John Wall 5:08
Yeah. But it is, it’s just a classic example of taking something really huge and complicated and building a framework around it. And now anybody can run with it, because we have our whole traction model that we’ve put together. And peso just fits right into it. There’s a whole chunk of like all the possible marketing things you can do. You just plug peso right in there, and it likes all those cells at all. Yep. and gets it to go. Now, how about you were talking about measuring too, though, and being able to kind of show what you do? How does measurement fit into to peso? And where do you go with that?

Gini Dietrich 5:38
Sure. One of the things I think from a PR perspective, especially is that we’re really challenged with measuring the work that we do, because we do brand awareness, right. So brand awareness is is extremely challenging to measure, you can certainly do it with you know, aided and unaided brand awareness studies, it’s expensive, you can really only do them once a year. You can do sentiment studies, you can you can do those kinds of things. But what we have found, especially in the last five or so years, as IT executives don’t really care, what they care about is, is this money I’m spending with you translating to dollars. And if you can’t prove that, you’re, we’re not going to work with you. So bring bringing in the PESO model as your foundation really helps with that. Because now you have more than just media relations, you have content, you have social media, you have search engine marketing, you have all these other pieces that you can measure. And you can show. Yeah, so okay, we did some earned media, we did some media relations, and a story ran in the Wall Street Journal. And here’s what happened. We had a 30% increase in webs unique website visitors, and here’s what they did 10% Of those, subscribe to our marketing, email, and, you know, 5% downloaded content, and like, you can actually prove that now, especially from a digital perspective, and the pace and model allows you to have all those tactics in your toolbox to be able to do that.

John Wall 7:00
Yeah, and this, it’s good. You mentioned this five year window, too, because as part of this deal is go hosting today is that I’m going to run this as marketing over coffee next week, we’re gonna be Oh, great. No, powerlifters over there. We you’ve talked to them last time, we talked to his back just before the pandemic. And one of the things that you had laid out then was that you thought that over the next five years that communications and PR would just be rolled into marketing almost entirely, just because of what you just mentioned about executives that only care about results, they don’t care about the structure. But has that really come to pass? I mean, or do executives now just view this all as marketing? Or is PR comms still a thing?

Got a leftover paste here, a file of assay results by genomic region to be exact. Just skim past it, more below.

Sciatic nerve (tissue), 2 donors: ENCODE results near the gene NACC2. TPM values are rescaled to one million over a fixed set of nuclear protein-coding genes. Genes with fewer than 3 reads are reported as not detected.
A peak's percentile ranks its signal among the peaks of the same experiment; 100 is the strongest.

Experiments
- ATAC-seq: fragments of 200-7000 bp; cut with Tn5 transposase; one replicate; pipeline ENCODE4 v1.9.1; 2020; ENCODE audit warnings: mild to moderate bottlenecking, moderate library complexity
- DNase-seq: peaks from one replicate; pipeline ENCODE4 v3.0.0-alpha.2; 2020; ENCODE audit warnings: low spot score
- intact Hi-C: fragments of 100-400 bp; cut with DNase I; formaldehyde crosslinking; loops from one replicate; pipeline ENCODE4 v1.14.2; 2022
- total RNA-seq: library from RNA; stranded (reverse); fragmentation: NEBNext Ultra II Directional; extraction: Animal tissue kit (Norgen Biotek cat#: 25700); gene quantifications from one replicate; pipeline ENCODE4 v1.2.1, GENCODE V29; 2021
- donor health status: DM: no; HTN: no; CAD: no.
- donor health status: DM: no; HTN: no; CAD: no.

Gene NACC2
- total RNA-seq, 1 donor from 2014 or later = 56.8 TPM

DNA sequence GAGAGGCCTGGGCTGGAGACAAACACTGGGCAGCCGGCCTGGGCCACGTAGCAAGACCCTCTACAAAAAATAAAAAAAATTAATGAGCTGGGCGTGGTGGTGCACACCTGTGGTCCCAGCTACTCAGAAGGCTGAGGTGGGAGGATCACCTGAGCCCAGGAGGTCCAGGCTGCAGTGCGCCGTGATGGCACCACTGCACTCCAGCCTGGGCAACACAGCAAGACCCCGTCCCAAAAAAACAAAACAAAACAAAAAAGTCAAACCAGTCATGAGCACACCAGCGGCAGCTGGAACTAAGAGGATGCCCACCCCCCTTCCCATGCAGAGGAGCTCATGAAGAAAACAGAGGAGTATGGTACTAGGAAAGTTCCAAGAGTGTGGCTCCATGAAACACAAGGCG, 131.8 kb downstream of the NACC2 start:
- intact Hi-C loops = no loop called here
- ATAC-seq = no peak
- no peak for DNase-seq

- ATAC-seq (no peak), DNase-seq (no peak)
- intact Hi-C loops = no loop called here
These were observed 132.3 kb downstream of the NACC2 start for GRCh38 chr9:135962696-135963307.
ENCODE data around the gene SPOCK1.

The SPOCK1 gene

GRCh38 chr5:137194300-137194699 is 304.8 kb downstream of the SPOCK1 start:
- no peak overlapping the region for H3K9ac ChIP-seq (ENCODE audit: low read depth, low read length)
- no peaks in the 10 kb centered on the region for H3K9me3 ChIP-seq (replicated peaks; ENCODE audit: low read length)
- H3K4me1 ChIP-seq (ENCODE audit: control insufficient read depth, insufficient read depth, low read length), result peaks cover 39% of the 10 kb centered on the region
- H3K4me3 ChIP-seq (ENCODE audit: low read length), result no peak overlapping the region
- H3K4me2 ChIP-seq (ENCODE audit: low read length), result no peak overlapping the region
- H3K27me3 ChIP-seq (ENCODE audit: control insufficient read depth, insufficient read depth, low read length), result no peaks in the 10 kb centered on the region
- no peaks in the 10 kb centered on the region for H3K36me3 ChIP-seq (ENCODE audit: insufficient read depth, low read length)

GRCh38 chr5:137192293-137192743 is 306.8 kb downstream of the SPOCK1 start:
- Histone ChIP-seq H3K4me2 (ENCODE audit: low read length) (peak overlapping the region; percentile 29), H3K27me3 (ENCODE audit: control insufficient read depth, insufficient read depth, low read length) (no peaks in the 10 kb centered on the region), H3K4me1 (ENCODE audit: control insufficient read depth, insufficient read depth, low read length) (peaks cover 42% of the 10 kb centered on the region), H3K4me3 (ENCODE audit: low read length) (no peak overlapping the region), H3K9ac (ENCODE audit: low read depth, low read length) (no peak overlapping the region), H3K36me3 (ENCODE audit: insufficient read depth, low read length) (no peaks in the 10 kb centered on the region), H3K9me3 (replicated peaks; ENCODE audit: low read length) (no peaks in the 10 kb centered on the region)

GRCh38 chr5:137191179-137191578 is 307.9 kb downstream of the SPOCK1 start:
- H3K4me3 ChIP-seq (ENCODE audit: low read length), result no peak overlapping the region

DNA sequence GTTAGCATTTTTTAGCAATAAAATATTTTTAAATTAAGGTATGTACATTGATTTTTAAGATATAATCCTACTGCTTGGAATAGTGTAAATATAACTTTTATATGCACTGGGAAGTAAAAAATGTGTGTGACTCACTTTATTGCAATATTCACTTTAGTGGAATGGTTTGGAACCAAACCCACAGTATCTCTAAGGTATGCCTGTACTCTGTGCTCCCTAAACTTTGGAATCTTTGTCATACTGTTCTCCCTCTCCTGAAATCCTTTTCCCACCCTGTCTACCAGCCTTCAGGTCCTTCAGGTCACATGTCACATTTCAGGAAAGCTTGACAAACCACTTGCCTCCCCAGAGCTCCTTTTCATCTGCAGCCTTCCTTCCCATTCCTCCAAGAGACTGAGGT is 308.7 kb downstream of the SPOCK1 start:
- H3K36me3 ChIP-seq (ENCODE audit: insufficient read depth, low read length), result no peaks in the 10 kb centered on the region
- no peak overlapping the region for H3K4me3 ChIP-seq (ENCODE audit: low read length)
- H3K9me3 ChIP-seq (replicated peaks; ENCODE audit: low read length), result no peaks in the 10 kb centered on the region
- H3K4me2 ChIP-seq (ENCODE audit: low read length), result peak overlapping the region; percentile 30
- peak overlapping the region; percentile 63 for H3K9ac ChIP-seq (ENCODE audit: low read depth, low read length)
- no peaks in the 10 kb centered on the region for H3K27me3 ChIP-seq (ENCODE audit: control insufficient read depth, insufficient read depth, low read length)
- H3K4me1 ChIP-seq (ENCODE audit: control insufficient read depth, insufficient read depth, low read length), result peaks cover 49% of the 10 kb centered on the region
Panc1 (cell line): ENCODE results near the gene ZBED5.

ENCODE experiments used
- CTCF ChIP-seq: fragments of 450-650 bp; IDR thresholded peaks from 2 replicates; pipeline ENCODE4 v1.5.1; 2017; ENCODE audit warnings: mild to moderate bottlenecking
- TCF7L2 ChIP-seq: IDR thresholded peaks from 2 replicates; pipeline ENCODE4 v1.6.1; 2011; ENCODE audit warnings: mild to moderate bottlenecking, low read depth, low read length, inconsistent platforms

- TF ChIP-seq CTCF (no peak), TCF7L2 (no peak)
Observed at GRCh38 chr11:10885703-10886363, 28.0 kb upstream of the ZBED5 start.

Gini Dietrich 7:39
It depends for sure. It depends on the organization, and what the executive sort of how the executive was, quote, unquote, raised, you know, if an executive came up through the ranks, on the sales side, they don’t give a shit. If they came up through the ranks, and communications was a big part of what they know, then they do. So we will have one client that’s a global client, and they have a 20 person communications team. We have another client that has a 35 person team, but it’s the marketing team, it folds under the Chief Marketing Officer and everything, even the communications team fall falls under that. So it depends. And we have another client where we’re reporting to HR. So it’s, it used to be that we only report it to the CEO and now we’re reporting to a CMO or HR in some cases are still the CEO.

John Wall 8:27
Okay, and Chip did ask Will I be paying Jenny for the extra second use? And I have to say yes, we will be paying double the toe Tinos party pizza. Gina Jennyfer. This kind of

Gini Dietrich 8:41
such a great inside joke.

John Wall 8:45
How about, you know, bring us up to date to though. So again, as last time we talked to us prior to COVID? How is that change everything like? You are just getting involved with Syracuse, like everything was going to take off. You were going to be doing PE so college level, and suddenly there’s no college. So what’s gone on there?

Gini Dietrich 9:02
Suddenly, there’s no college? Yeah. So we did we launched the PESO model in partnership with Syracuse University on February, it was like February 20, I think of 2020. And we all know what happened. But the good news is, is that what we found is it didn’t it didn’t go the way that we planned, which I think is is the case with most things, right. But because everybody was learning, virtually. And the PESO model course, is a virtual course we were able to insert it into classes really easily. And we still do that. So I think we’re in 4041 between 41 and 43 colleges now, universities now into their PR programs. And we’ve created this opportunity for anybody who’s graduating with a PR marketing journalism or advertising degree in many of those cases, has a PESO model certification, which is fantastic. And then what we have found is on the the professional side that you know, a PR remarketing professional, they are taking it as well to either evolve their skill set, learn a new skill set, learn how to implement the pace or model and become certified in the model. So we do a nice little run there as well.